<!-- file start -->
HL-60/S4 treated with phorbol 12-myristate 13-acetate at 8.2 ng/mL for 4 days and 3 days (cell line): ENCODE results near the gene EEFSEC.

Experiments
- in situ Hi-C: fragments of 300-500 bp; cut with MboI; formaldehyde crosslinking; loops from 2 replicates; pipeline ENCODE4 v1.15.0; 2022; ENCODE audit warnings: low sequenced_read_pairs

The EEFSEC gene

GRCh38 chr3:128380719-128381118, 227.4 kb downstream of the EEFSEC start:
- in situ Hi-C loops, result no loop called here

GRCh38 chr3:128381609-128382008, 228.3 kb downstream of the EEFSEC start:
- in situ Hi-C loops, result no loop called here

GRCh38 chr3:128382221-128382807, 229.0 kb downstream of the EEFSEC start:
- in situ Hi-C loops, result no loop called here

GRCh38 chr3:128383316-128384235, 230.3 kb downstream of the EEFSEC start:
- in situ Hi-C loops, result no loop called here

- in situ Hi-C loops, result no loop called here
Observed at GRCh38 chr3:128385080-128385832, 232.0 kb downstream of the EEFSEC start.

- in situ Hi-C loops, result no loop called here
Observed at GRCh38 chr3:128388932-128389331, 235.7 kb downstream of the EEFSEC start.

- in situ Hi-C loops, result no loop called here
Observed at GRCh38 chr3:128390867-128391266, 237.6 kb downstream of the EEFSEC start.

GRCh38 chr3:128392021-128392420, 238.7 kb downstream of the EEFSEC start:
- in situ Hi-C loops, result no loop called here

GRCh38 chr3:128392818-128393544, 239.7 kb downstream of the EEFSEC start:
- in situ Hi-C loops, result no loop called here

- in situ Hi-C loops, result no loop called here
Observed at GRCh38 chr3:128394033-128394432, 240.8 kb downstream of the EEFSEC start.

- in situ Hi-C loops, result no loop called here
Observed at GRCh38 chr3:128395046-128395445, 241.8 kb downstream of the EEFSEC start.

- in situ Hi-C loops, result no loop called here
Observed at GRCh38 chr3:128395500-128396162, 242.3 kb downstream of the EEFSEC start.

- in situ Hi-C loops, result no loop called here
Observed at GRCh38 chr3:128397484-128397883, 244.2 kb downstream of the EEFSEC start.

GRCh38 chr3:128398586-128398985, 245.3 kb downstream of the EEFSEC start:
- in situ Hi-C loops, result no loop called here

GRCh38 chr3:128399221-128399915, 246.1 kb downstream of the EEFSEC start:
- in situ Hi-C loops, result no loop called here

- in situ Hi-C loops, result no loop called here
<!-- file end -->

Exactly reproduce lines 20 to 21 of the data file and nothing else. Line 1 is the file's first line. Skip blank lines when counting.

- in situ Hi-C loops, result no loop called here

GRCh38 chr3:128392818-128393544, 239.7 kb downstream of the EEFSEC start: